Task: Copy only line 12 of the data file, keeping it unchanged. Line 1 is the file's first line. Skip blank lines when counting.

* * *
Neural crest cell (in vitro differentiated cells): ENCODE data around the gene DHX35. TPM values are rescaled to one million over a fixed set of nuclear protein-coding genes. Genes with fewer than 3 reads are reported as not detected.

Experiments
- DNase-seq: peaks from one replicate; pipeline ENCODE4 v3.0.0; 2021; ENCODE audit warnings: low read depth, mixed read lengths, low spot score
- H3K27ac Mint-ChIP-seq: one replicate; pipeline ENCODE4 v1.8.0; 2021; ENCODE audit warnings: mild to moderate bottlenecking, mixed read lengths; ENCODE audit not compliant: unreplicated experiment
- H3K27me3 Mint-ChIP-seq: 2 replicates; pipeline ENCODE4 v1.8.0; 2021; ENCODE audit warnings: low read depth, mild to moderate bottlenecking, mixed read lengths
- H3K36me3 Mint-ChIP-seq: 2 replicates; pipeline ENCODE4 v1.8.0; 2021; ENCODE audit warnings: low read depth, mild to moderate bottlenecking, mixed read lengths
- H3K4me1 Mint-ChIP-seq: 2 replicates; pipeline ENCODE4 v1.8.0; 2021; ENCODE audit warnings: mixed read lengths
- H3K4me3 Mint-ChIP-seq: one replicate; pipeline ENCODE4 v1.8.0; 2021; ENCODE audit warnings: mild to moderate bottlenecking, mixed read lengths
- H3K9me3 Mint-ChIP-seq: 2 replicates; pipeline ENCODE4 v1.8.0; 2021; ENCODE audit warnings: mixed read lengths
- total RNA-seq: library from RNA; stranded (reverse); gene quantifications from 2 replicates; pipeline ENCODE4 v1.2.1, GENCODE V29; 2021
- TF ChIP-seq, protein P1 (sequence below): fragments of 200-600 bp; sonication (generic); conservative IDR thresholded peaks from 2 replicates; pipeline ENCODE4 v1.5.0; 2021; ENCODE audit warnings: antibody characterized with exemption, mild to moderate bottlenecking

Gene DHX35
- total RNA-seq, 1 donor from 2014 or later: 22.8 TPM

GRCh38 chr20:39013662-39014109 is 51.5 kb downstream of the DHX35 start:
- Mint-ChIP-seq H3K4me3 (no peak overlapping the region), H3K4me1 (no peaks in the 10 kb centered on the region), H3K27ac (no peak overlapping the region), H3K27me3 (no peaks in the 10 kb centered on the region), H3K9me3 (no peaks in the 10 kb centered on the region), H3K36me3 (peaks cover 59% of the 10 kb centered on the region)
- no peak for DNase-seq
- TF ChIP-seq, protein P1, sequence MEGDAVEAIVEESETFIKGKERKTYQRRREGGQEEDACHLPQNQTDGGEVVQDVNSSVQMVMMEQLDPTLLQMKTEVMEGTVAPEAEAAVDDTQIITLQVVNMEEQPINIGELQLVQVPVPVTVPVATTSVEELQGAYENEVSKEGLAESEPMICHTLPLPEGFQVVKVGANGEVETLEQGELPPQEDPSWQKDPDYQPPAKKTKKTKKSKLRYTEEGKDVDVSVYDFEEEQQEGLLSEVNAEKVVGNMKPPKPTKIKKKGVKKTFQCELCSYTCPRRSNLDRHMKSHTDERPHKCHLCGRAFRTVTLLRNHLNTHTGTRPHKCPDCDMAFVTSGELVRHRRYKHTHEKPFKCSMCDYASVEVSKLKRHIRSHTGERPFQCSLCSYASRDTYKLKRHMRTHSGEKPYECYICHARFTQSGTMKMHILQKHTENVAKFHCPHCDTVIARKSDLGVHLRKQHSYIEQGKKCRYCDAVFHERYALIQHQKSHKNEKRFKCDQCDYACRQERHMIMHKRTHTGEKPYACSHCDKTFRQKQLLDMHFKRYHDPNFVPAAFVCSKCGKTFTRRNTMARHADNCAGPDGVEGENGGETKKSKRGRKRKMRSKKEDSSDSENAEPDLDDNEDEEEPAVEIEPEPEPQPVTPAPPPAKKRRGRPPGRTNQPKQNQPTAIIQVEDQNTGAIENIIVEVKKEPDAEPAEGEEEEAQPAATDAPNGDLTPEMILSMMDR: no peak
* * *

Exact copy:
Gene DHX35